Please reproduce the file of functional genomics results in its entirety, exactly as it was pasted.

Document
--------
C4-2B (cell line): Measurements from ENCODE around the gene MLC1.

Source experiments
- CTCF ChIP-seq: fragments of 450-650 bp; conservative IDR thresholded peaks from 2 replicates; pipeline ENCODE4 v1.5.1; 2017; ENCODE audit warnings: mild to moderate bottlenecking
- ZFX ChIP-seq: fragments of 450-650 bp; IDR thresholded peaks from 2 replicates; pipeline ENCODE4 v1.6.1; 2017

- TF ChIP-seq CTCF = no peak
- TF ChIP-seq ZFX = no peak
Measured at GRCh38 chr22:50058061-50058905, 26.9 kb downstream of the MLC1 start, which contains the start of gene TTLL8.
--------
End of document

C4-2B (cell line): Measurements from ENCODE around the gene MLC1.

Source experiments
- CTCF ChIP-seq: fragments of 450-650 bp; conservative IDR thresholded peaks from 2 replicates; pipeline ENCODE4 v1.5.1; 2017; ENCODE audit warnings: mild to moderate bottlenecking
- ZFX ChIP-seq: fragments of 450-650 bp; IDR thresholded peaks from 2 replicates; pipeline ENCODE4 v1.6.1; 2017

- TF ChIP-seq CTCF = no peak
- TF ChIP-seq ZFX = no peak
Measured at GRCh38 chr22:50058061-50058905, 26.9 kb downstream of the MLC1 start, which contains the start of gene TTLL8.